Given that Kindle Single is a trademark, it would be useful to have an open-source word for the format. I suggest adding the affectionate Irish diminutive suffix -een to the sturdy Anglo-Saxon “book”.
Writers have been publishing bookeens for years, of course, but they were seen as oddities, fragments lost among the big books. Without a name, they couldn’t fully exist. But Amazon, in giving the format a formal identity, has put the bookeen on a solid commercial footing. Kindle Singles have sold “only” 4m or 5m copies thus far, but they are coming from a base of zero. Crucially, the Kindle Singles programme is not a closed shop: Amazon both publishes its own signings and distributes curated works by other publishers under the Kindle Singles brand. Many of the most successful Singles come from small, nimble new digital publishers such as Byliner, Atavist, DailyLit and TED Books. It was DailyLit, run by the literary novelists Yael Goldstein Love and Jennifer 8 Lee, who commissioned my own bookeen. I wrote it; they showed it to Amazon; it was taken on.
Any writer can approach Amazon directly, as Stephen King did in January with Guns, a nonfiction essay too long, at 8,000 words, for most newspapers or magazines. If King had given Guns to his usual publisher, it might have come out in a hardback collection of essays in about eight years’ time. He offered it to Kindle Singles on a Friday; they read it over the weekend, and it was published within the week. It has 1,654 reviews on Amazon.
And King may have made significantly more money per word from his Kindle Single than he makes from his mainstream published novels. Amazon pays authors who go directly to it 70% of revenue on Singles. It pays promptly every month, and allows you to retain the rights to your work.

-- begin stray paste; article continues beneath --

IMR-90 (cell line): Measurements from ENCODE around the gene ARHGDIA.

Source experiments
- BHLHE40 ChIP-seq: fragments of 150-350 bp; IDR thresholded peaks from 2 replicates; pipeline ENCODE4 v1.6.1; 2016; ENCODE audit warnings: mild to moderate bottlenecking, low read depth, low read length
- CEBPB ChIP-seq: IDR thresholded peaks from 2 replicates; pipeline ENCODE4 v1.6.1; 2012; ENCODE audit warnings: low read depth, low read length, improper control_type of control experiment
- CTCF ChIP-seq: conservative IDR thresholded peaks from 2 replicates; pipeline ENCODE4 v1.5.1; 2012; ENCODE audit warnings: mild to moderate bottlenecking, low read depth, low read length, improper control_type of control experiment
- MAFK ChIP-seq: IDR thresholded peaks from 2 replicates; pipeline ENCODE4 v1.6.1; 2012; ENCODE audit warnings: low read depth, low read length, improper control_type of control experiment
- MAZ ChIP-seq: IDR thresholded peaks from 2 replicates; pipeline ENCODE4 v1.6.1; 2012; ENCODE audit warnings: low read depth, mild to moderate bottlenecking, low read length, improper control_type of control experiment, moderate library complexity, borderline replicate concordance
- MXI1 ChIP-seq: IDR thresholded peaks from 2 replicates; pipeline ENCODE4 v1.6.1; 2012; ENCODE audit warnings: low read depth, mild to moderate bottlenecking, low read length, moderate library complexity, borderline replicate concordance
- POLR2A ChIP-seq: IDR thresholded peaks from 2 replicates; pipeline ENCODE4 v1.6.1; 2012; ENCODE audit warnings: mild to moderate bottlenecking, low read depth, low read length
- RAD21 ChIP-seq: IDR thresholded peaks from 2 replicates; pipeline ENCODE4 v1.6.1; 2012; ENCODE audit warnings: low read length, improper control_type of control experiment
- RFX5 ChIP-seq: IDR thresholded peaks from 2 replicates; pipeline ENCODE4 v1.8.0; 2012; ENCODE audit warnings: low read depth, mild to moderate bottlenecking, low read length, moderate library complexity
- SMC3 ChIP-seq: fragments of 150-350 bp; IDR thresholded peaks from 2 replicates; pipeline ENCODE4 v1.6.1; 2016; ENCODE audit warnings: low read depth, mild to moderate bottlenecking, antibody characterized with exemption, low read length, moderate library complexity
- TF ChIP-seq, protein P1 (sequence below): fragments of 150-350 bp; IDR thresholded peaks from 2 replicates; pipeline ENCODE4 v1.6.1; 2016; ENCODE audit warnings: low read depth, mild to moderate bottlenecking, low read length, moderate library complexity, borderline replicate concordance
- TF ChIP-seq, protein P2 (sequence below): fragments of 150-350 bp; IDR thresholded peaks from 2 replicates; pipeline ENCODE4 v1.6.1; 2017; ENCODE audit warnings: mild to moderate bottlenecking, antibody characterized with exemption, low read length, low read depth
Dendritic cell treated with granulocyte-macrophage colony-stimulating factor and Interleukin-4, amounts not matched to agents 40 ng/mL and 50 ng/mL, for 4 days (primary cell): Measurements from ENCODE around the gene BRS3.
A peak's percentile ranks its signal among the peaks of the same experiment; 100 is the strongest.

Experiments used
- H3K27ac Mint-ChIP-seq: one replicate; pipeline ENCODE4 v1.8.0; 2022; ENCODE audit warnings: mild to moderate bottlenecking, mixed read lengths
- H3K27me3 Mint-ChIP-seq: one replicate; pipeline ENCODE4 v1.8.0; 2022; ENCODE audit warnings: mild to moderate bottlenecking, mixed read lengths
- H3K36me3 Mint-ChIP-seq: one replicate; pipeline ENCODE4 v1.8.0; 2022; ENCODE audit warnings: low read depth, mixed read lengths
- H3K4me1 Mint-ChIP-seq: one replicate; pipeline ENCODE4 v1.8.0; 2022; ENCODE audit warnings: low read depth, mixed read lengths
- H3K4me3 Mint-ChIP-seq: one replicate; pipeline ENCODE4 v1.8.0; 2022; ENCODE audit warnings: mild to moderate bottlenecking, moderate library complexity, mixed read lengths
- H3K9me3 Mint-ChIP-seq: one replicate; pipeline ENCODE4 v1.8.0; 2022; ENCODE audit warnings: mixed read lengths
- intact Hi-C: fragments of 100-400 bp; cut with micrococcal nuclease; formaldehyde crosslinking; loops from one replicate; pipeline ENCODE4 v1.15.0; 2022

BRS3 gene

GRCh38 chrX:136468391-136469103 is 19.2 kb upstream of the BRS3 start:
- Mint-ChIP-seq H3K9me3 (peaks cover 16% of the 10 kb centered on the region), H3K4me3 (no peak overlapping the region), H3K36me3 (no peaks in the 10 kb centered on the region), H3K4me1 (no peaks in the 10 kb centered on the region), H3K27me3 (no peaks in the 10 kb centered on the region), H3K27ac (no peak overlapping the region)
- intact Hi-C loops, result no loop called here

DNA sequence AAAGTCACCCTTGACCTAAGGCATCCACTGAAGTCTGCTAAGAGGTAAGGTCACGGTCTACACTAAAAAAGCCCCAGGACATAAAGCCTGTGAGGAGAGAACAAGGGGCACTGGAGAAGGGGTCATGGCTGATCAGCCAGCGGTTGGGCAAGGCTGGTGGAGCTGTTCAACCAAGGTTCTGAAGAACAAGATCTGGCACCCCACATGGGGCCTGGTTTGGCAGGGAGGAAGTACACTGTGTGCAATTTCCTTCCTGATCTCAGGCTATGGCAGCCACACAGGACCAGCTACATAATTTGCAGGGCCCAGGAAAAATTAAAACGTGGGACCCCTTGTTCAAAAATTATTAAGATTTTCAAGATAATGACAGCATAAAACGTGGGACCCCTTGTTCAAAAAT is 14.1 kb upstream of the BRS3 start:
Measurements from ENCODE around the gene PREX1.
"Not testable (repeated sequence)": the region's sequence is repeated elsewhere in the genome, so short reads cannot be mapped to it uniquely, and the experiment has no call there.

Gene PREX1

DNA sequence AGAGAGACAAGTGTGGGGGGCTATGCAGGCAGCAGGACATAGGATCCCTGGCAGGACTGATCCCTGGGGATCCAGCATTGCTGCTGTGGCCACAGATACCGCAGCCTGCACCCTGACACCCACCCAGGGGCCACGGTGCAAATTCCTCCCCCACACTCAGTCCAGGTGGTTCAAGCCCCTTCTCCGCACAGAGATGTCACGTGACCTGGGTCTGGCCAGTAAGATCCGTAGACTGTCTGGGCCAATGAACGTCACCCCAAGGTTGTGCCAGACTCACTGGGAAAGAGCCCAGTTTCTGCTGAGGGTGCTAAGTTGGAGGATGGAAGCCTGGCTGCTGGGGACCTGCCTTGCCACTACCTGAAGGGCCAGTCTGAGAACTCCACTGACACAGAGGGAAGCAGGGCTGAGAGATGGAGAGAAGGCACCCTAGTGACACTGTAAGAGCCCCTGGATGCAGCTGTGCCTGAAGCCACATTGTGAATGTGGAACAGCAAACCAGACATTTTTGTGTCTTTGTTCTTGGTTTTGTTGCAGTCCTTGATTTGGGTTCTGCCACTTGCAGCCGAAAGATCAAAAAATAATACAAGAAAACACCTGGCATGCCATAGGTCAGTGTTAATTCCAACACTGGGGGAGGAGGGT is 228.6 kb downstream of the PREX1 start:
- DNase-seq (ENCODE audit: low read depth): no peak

A traditional print publisher will pay you, at best, 15% of retail on hardback books and 8% on paperbacks. For Kindle Singles? At best, a disgraceful 25% of the 70% Amazon gives. (The new digital startups often split that 70% 50/50 with authors.) A traditional publisher pays those royalties only twice a year, six months in arrears, and will potentially own the rights until you’ve been dead for 70 years.
The attractions for authors are powerful: more freedom and more money. But even a small swing towards Singles could prove damaging to Waterstones, Barnes & Noble and the independent bookshops. Soon they will have the albums of the industry – the novels, the big non-fiction books – but they won’t have the hit singles; they will have the books but not the bookeens. And a bookshop that can’t stock the new one by Stephen King, Amy Tan, Margaret Atwood … Ouch.
Well, that’s just the way it is: technology changes art, and then art changes retail. And now, if you’ll excuse me, I must go back to work on my next piece of fiction. I reckon it’ll be about 20,000 words long.